Immigration

Keneally calls on PM to show 'Christian leadership' on Tamil family case

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Labor's Kristina Keneally has called on the Prime Minister to act as a Christian and stop the deportation of a Tamil family whose two children were born in Australia.

Labor's Kristina Keneally has appealed to Prime Minister Scott Morrison as a Christian and a father, urging him to allow a Tamil family at the centre of a dramatic deportation case to stay in Australia. 

"The Prime Minister is a father and I appeal to him as a parent and as a Christian to look into his heart and decide what the generous Christian response here is," she told reporters in Canberra on Friday morning. 

Senator Keneally said she was reluctant to mix religion and politics, but in the case of the Tamil family who had made Biloela in Queensland their home before being placed in immigration detention last year, she said it was appropriate. 

The family's fate will be considered at an urgent court hearing in Melbourne today.
The family's fate will be considered at an urgent court hearing in Melbourne today.
Supplied

"This is an opportunity for Prime Minister Scott Morrison to show what Christian leadership looks like. It is compassion. It is welcome.

"It is a story of the good Samaritan and the people of Biloela have been showing that by their advocacy and their fierce determination to return this family of four home to that community."

But the government is showing no signs of budging. 

Home Affairs Minister Peter Dutton said the family are not refugees and don't deserve Australia's protection.

Minister for Home Affairs Peter Dutton made the announcement today.
Home Affairs Minister Peter Dutton says the Tamil family do not deserve Australia's protection.
AAP

And it's time for Priya and her husband Nadesalingam, who came separately to Australia by boat to escape Sri Lanka's civil war, to go back, he added.

Immigration officials and a succession of courts, right up to the High Court, had not found in favour of the asylum seeker couple and their two Australian born daughters.

"I would like the family to accept that they are not refugees, they're not owed protection by our country," Mr Dutton told Nine's Today program on Friday.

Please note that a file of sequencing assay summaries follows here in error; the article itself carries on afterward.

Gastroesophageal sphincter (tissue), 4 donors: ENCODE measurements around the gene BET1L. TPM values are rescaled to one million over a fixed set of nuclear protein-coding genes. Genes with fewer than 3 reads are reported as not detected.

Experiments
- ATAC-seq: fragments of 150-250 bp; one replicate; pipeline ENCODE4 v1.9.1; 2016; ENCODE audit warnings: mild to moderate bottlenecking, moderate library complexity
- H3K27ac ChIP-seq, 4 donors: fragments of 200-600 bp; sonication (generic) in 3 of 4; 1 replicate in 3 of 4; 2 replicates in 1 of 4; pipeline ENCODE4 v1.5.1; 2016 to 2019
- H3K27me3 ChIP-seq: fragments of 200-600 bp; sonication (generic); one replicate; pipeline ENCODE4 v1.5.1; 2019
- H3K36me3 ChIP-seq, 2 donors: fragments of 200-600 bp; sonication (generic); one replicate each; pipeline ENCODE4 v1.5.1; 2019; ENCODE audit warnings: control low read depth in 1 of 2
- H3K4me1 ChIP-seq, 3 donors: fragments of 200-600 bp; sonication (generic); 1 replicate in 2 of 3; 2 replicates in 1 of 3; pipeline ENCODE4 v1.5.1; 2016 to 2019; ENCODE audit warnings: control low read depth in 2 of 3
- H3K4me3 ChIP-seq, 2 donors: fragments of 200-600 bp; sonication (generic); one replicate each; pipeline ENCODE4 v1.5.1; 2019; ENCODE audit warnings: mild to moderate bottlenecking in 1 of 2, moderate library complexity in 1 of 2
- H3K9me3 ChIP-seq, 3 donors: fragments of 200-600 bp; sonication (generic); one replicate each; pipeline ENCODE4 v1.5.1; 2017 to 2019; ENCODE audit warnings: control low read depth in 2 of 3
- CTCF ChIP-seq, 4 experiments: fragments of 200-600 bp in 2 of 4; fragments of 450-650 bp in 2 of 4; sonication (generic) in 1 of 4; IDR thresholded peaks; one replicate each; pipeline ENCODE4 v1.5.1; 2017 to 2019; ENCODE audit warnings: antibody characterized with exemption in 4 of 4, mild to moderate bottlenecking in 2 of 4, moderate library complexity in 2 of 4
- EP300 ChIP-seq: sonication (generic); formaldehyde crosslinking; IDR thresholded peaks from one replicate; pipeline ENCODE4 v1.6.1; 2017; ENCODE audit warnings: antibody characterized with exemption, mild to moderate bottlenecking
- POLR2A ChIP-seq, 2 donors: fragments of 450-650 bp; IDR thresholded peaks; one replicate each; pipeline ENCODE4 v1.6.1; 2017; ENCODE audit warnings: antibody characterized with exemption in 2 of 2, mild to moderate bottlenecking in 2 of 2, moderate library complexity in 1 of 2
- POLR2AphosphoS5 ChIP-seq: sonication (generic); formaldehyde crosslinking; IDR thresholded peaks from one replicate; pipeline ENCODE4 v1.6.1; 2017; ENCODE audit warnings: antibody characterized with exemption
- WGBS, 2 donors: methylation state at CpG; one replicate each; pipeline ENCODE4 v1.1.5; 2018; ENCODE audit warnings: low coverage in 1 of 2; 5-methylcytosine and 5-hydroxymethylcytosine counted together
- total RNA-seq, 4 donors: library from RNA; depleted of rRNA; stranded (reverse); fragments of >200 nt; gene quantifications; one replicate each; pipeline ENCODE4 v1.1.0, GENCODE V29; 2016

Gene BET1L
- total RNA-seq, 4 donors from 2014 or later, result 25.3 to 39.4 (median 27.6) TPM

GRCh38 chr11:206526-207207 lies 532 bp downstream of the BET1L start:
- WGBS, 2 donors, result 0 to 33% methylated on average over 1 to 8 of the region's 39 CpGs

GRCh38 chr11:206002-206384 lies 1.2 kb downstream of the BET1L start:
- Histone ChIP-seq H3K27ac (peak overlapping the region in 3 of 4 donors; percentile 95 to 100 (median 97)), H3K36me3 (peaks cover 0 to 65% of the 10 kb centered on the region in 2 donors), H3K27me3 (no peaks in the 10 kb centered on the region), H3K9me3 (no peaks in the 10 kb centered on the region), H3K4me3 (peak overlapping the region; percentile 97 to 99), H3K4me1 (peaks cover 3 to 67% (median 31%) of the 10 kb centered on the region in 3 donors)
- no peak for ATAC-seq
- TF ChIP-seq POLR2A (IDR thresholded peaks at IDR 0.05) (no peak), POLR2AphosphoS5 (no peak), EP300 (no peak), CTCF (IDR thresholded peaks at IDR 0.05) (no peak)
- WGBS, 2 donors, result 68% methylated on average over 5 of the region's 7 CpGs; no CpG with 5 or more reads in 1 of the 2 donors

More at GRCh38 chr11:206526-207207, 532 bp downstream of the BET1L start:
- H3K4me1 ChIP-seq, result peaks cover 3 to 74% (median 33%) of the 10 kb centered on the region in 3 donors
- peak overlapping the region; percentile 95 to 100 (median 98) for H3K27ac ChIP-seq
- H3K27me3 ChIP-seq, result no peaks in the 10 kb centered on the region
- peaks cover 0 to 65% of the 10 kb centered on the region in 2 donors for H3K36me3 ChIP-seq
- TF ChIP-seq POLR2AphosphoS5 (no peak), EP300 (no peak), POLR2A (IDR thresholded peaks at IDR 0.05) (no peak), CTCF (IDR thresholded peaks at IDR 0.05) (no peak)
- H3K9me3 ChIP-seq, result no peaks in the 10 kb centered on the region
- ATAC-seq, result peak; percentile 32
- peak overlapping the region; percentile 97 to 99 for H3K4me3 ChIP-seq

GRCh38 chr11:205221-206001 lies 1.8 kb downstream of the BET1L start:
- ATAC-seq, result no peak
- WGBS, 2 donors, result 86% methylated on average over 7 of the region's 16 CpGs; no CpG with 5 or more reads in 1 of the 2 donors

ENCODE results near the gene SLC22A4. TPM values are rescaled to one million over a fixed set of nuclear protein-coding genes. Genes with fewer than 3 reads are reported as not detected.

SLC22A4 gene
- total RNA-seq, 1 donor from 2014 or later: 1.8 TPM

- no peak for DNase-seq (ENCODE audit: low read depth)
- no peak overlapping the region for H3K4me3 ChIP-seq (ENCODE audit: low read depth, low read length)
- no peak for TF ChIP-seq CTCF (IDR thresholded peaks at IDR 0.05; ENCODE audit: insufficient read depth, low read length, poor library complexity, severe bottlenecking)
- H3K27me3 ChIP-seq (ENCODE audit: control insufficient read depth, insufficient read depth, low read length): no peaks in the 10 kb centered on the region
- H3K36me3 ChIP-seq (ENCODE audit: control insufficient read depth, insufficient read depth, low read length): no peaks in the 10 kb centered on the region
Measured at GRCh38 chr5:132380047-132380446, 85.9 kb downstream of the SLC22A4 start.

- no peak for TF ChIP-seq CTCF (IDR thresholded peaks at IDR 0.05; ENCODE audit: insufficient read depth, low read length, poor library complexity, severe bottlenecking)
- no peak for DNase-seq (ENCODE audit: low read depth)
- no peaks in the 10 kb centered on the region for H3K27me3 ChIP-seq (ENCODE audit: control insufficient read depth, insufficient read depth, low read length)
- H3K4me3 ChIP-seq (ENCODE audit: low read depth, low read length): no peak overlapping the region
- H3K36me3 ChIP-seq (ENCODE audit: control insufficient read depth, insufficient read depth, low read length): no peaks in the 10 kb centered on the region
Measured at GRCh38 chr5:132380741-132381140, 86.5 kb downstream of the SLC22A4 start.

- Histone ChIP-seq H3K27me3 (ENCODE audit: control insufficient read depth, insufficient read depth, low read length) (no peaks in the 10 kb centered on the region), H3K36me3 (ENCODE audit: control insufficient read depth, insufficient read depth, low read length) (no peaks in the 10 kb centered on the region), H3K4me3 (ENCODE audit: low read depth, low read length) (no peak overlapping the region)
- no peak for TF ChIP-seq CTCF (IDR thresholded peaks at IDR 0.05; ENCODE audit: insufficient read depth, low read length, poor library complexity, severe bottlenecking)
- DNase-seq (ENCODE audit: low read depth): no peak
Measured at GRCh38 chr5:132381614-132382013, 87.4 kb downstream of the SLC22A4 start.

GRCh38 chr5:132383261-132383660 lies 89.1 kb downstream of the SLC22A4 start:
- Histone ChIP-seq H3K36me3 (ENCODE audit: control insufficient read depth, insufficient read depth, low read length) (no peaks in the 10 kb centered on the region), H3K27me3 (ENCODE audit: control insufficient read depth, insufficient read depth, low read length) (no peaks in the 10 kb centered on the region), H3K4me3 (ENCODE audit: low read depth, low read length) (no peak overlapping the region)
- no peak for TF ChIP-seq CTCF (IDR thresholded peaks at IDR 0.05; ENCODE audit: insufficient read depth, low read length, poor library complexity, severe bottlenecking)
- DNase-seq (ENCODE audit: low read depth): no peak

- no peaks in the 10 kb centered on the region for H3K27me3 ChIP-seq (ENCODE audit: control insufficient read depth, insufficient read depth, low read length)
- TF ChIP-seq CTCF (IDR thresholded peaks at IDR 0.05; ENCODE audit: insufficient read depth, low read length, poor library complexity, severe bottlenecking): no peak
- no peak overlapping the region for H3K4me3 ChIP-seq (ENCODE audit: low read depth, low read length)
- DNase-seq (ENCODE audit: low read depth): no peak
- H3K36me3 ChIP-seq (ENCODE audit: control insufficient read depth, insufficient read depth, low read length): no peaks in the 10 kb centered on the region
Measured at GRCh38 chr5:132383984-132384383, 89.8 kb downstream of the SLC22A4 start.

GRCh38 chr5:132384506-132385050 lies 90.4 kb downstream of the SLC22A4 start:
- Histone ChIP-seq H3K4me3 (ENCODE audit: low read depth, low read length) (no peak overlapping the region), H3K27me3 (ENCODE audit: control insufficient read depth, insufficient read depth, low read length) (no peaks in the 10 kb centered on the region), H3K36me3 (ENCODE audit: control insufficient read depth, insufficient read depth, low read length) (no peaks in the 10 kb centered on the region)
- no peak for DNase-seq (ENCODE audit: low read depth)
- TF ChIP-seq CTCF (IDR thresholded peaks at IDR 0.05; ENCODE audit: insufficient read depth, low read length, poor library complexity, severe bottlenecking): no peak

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Watch: Peter Dutton says the Tamil family were found not to be refugees.
Watch: Peter Dutton says the Tamil family were found not to be refugees.

"They came here by boat and we've been very clear that they wouldn't stay."

He added 1,500 people had been deported from Australia to Sri Lanka following the end of the civil war, including others on the plane last night who were returning "voluntarily".

But the family's battle to stay is not over yet after a judge dramatically halted their deportation overnight after they were taken from immigration detention in Melbourne and bundled onto a plane which took off around 11pm on Thursday.

When the plane stopped to refuel in Darwin, the family was taken off the aircraft on the judge's orders.

The injunction, issued by Judge Heather Riley, restrained Immigration Minister David Coleman from removing the family until 12pm on Friday.

That injunction was extended until Wednesday at a hearing in Melbourne on Friday morning. 

Priya and Nadesalingam say they face persecution if they are sent back to Sri Lanka because of past family links to the Liberation Tigers of Tamil Eelam.

But Mr Dutton says immigration authorities have spent years assessing their case, and a succession of courts, including the High Court, had not found in their favour.

The family has been in a Melbourne detention centre since March 2018, after being taken from their home in Biloela, in Queensland, during a pre-dawn raid.

They had lived in the town for four years on a temporary bridging visa before it ran out in March 2018.

The High Court denied their final bid to stay in May 2018.

Last week the family found out their efforts to stay in the country had been rejected.

Additional reporting by AAP

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